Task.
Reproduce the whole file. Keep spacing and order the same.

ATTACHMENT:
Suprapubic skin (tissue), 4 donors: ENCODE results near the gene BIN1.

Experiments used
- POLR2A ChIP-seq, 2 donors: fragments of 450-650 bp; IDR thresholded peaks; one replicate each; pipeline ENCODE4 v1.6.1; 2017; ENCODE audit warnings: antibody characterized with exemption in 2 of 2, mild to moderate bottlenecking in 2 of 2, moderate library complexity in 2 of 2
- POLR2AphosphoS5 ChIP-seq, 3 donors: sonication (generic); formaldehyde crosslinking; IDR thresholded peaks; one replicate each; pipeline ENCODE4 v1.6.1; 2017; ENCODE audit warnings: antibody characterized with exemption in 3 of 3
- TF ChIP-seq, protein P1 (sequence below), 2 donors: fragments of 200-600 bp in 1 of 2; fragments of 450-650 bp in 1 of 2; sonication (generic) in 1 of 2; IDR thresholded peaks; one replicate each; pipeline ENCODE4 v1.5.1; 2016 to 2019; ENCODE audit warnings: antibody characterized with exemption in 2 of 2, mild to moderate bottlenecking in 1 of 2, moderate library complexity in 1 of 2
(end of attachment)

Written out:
Suprapubic skin (tissue), 4 donors: ENCODE results near the gene BIN1.

Experiments used
- POLR2A ChIP-seq, 2 donors: fragments of 450-650 bp; IDR thresholded peaks; one replicate each; pipeline ENCODE4 v1.6.1; 2017; ENCODE audit warnings: antibody characterized with exemption in 2 of 2, mild to moderate bottlenecking in 2 of 2, moderate library complexity in 2 of 2
- POLR2AphosphoS5 ChIP-seq, 3 donors: sonication (generic); formaldehyde crosslinking; IDR thresholded peaks; one replicate each; pipeline ENCODE4 v1.6.1; 2017; ENCODE audit warnings: antibody characterized with exemption in 3 of 3
- TF ChIP-seq, protein P1 (sequence below), 2 donors: fragments of 200-600 bp in 1 of 2; fragments of 450-650 bp in 1 of 2; sonication (generic) in 1 of 2; IDR thresholded peaks; one replicate each; pipeline ENCODE4 v1.5.1; 2016 to 2019; ENCODE audit warnings: antibody characterized with exemption in 2 of 2, mild to moderate bottlenecking in 1 of 2, moderate library complexity in 1 of 2